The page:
Letters to the Editor

The wrong messages

I don't agree with Michael Der Manouel Sr.'s statement [letter June 21] that the sisters in the Genesis embezzlement case should go unpunished because they have done more good than harm. I cite four potential repercussions of allowing them to continue business as usual:

They show no remorse, nor beg forgiveness, but instead demand favors. If we allow ourselves to be held hostage by their demands, we encourage others to skim and scam and demand as well.

We discourage hard work and honesty among lower-paid workers when we hold wealthier individuals to lesser standards.

Ignoring theft by management of a nonprofit organization compromises the trust of the public in the use of their donations by all nonprofits. I am certainly going to inquire into the salaries given directors of "nonprofits." It makes no sense that I should sacrifice to finance someone else's BMW.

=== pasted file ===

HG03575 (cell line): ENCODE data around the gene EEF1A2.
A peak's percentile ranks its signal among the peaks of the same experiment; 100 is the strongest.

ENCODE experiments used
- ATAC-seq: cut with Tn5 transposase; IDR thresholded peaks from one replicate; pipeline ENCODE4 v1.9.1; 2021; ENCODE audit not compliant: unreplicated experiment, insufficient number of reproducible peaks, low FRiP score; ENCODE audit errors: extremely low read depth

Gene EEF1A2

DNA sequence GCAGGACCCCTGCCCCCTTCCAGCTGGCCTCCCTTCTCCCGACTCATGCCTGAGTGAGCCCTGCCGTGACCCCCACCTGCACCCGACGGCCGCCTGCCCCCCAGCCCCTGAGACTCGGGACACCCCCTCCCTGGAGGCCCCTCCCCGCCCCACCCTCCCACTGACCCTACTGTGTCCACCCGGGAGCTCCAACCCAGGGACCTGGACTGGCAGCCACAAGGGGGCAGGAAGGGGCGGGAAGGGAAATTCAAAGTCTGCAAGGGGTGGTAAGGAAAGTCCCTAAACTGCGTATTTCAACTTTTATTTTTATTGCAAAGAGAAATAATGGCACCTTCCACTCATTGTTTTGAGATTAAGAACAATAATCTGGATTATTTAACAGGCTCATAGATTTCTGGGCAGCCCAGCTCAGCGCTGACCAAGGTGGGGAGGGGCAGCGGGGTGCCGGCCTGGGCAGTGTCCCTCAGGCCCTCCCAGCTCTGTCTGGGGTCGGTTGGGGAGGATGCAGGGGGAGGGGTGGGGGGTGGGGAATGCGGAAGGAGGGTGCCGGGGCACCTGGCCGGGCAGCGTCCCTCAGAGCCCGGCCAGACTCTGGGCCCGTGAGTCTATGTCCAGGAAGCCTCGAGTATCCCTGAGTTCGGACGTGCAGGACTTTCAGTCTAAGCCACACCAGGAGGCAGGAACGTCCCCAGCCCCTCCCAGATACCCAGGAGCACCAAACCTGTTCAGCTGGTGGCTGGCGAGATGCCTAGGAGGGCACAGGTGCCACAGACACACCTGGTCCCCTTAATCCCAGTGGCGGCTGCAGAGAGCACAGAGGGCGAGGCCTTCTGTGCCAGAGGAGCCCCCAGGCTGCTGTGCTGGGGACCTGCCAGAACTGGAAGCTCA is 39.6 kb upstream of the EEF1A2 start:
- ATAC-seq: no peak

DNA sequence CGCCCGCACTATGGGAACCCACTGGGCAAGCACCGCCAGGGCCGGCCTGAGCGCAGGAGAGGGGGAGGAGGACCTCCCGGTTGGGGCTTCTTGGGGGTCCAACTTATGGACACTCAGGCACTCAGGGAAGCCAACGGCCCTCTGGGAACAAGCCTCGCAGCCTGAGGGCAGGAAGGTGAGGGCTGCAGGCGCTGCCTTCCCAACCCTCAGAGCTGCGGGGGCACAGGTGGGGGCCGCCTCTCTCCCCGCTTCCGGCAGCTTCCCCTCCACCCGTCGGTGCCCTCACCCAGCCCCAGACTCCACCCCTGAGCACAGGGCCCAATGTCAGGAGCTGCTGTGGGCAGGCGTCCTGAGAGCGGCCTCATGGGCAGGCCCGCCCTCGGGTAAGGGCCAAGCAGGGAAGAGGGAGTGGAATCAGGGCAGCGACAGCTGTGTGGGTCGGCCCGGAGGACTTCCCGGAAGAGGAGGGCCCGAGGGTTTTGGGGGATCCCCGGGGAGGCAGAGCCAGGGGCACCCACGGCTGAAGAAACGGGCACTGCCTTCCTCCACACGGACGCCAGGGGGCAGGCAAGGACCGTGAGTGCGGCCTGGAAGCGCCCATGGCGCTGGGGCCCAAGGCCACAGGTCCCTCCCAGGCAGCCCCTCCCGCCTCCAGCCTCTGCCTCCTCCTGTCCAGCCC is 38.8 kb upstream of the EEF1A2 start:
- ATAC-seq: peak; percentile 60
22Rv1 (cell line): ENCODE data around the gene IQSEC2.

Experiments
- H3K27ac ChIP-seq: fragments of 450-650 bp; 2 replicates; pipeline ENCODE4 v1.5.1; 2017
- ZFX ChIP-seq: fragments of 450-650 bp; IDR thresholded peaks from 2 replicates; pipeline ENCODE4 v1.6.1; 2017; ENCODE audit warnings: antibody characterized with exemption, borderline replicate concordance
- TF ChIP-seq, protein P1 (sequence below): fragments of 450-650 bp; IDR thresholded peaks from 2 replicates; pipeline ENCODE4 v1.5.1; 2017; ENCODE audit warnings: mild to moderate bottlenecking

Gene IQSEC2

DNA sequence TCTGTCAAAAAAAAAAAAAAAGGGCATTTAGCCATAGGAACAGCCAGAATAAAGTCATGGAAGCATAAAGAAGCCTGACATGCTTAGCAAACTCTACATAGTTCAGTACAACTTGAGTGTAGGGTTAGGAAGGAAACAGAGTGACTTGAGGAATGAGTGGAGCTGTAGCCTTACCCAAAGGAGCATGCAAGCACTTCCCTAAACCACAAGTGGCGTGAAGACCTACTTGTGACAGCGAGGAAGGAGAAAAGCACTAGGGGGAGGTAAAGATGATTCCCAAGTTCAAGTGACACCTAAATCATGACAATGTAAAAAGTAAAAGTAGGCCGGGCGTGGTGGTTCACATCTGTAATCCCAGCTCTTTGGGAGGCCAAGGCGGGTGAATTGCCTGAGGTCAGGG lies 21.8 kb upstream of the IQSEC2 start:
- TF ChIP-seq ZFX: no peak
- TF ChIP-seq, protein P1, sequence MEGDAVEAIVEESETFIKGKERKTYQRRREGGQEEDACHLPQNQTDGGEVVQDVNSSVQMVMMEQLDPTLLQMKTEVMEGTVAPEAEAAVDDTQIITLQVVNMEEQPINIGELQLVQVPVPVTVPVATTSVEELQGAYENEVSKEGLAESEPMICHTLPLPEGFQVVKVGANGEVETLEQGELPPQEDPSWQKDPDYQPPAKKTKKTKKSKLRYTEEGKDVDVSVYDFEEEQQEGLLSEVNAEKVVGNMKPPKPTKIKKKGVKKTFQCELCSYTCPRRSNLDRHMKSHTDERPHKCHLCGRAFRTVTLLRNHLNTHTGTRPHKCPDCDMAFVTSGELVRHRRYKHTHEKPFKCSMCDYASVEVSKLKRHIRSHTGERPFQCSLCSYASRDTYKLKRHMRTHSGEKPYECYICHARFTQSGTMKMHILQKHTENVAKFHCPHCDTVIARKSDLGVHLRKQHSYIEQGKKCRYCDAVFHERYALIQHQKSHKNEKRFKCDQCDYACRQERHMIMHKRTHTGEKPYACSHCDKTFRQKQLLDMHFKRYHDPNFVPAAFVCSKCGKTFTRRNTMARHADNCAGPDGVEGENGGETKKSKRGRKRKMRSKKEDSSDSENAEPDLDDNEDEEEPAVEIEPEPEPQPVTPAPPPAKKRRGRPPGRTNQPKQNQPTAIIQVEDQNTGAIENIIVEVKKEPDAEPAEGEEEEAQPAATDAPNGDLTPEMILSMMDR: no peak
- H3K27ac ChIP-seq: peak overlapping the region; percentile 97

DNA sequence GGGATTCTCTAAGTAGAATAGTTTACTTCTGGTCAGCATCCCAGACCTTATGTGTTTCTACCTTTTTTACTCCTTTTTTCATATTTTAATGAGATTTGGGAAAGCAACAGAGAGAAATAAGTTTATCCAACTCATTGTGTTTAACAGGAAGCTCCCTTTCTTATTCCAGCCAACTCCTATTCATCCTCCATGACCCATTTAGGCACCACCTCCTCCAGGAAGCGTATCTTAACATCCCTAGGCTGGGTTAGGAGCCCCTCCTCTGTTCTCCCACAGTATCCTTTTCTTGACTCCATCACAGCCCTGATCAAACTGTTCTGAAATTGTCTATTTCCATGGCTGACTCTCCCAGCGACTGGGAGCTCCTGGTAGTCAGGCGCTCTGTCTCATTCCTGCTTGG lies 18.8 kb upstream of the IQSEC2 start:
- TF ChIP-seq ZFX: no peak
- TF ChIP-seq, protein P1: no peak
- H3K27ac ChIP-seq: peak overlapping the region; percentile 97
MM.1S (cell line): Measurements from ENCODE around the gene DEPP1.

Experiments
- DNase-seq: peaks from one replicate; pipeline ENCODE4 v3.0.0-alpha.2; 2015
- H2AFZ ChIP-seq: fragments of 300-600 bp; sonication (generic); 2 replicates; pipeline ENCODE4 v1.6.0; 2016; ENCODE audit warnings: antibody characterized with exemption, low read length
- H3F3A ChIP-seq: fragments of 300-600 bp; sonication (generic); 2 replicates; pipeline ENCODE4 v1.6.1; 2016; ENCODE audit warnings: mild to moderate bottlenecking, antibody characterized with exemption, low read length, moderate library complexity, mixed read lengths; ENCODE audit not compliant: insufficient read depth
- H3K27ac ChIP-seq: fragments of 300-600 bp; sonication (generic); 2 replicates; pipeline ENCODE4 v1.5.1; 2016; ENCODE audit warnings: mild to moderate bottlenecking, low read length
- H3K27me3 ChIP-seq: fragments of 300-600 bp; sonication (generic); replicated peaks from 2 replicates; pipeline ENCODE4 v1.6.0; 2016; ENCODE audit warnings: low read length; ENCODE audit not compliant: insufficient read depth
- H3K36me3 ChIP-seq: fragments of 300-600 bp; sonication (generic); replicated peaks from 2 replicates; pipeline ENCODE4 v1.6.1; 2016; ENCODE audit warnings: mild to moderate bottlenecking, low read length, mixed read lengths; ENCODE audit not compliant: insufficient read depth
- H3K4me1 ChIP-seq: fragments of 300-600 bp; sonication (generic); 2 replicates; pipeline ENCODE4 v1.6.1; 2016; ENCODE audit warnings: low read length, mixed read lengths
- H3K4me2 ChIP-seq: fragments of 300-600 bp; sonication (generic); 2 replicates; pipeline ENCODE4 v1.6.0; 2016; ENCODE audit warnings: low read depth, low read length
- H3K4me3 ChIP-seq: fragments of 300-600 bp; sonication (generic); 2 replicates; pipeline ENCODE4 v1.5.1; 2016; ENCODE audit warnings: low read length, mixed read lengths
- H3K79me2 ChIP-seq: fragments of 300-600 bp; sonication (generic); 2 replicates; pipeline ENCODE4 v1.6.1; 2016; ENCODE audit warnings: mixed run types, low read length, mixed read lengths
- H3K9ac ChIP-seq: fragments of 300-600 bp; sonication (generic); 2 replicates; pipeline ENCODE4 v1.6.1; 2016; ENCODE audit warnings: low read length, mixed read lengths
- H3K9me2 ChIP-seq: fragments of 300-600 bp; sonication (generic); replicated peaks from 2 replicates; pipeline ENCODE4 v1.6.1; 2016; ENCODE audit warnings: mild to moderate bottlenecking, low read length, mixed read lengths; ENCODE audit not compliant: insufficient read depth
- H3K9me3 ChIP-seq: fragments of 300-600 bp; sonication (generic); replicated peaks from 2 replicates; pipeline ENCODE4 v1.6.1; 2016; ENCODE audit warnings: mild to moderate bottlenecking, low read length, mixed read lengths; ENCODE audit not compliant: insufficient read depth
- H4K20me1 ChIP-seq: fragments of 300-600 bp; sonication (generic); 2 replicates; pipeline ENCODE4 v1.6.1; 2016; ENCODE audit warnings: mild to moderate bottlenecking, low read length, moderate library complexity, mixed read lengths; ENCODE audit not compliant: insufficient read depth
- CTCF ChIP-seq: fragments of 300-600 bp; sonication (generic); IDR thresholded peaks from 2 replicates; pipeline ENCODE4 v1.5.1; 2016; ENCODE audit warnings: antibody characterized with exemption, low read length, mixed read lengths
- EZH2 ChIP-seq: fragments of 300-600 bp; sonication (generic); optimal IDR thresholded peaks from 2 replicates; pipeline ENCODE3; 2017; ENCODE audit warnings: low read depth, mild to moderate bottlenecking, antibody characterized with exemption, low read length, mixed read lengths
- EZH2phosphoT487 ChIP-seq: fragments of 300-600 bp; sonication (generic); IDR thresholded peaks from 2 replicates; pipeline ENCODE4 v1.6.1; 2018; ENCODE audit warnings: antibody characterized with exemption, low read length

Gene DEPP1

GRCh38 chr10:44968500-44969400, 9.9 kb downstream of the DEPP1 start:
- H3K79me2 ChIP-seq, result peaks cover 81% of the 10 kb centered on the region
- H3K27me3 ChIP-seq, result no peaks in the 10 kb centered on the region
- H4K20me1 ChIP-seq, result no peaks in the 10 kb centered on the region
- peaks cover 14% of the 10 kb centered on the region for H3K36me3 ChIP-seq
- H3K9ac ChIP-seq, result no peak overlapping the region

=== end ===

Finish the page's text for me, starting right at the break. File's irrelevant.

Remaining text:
The worst repercussion concerns the negative messages the sisters' behavior sends to vulnerable children in their charge. Evidently lying, stealing and cheating are not crimes if they lead to success. And success is measured by the size of one's wallet and the amount of stuff one possesses. Honesty and integrity only get in the way of business as usual.

Judy Johnson